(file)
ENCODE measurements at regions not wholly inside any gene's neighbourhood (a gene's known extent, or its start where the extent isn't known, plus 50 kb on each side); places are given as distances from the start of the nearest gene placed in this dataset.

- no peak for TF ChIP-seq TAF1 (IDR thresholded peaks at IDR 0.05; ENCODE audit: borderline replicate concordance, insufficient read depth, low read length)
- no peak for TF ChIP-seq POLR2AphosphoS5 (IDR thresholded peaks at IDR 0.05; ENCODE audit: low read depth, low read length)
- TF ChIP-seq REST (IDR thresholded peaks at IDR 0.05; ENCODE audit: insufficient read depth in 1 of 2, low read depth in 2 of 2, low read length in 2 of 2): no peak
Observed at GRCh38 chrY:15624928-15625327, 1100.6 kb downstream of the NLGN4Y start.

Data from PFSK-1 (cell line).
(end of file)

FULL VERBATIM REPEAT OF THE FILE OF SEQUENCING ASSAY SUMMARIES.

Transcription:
ENCODE measurements at regions not wholly inside any gene's neighbourhood (a gene's known extent, or its start where the extent isn't known, plus 50 kb on each side); places are given as distances from the start of the nearest gene placed in this dataset.

- no peak for TF ChIP-seq TAF1 (IDR thresholded peaks at IDR 0.05; ENCODE audit: borderline replicate concordance, insufficient read depth, low read length)
- no peak for TF ChIP-seq POLR2AphosphoS5 (IDR thresholded peaks at IDR 0.05; ENCODE audit: low read depth, low read length)
- TF ChIP-seq REST (IDR thresholded peaks at IDR 0.05; ENCODE audit: insufficient read depth in 1 of 2, low read depth in 2 of 2, low read length in 2 of 2): no peak
Observed at GRCh38 chrY:15624928-15625327, 1100.6 kb downstream of the NLGN4Y start.

Data from PFSK-1 (cell line).